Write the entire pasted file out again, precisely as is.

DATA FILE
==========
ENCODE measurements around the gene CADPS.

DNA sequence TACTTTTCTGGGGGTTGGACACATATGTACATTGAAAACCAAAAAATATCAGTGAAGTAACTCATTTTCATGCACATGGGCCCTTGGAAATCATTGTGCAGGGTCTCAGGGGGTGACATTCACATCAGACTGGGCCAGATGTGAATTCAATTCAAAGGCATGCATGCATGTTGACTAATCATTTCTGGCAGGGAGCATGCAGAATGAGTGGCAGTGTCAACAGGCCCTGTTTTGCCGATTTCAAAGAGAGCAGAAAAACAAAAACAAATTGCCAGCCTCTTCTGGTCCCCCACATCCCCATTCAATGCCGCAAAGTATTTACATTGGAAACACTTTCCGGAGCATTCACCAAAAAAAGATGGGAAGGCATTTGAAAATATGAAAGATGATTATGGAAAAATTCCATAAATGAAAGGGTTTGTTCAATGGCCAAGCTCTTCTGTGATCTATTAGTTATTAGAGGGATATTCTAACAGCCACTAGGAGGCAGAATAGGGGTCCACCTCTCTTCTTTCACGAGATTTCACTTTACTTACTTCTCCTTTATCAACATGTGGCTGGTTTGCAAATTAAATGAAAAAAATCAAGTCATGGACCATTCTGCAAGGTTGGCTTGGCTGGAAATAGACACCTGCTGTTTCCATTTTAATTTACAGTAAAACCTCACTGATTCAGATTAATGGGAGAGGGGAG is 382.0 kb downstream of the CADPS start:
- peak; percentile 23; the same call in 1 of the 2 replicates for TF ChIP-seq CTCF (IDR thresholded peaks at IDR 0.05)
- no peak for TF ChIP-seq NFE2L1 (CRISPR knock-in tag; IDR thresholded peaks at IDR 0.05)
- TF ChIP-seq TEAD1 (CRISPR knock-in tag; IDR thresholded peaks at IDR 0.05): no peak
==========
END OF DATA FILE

ENCODE measurements around the gene CADPS.

DNA sequence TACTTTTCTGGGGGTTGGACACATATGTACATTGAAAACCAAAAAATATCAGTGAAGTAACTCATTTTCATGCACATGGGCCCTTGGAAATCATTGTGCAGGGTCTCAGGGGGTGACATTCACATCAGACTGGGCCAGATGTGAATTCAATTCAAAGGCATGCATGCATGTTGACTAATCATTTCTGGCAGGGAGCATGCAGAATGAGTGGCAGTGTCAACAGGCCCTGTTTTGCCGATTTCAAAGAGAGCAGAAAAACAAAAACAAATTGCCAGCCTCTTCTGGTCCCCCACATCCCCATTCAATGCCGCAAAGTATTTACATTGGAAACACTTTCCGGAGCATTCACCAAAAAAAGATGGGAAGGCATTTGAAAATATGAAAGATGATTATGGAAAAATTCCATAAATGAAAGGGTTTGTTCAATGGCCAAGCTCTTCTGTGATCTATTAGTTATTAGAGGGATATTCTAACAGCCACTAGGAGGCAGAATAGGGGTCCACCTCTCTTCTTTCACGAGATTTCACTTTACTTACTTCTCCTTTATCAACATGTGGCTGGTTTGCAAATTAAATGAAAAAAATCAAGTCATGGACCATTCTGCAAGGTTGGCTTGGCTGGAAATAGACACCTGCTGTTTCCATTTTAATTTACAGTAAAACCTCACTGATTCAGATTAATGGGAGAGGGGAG is 382.0 kb downstream of the CADPS start:
- peak; percentile 23; the same call in 1 of the 2 replicates for TF ChIP-seq CTCF (IDR thresholded peaks at IDR 0.05)
- no peak for TF ChIP-seq NFE2L1 (CRISPR knock-in tag; IDR thresholded peaks at IDR 0.05)
- TF ChIP-seq TEAD1 (CRISPR knock-in tag; IDR thresholded peaks at IDR 0.05): no peak